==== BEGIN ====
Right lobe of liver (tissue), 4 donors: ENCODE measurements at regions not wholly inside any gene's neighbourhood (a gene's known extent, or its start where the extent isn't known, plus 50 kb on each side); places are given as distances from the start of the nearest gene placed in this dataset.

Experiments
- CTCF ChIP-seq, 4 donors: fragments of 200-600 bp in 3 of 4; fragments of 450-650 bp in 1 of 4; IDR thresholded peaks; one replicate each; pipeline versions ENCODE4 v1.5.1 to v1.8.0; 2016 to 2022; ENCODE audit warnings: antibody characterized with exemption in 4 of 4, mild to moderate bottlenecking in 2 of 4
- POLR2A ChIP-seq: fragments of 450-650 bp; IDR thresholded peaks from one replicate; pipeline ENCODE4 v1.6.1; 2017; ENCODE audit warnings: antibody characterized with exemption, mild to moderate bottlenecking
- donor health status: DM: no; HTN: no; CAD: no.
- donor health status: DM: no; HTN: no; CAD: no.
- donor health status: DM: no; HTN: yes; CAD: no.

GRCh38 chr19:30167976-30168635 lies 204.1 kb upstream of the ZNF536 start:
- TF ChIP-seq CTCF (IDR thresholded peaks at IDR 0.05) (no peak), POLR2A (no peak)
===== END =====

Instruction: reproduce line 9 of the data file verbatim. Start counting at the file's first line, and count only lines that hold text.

- TF ChIP-seq CTCF (IDR thresholded peaks at IDR 0.05) (no peak), POLR2A (no peak)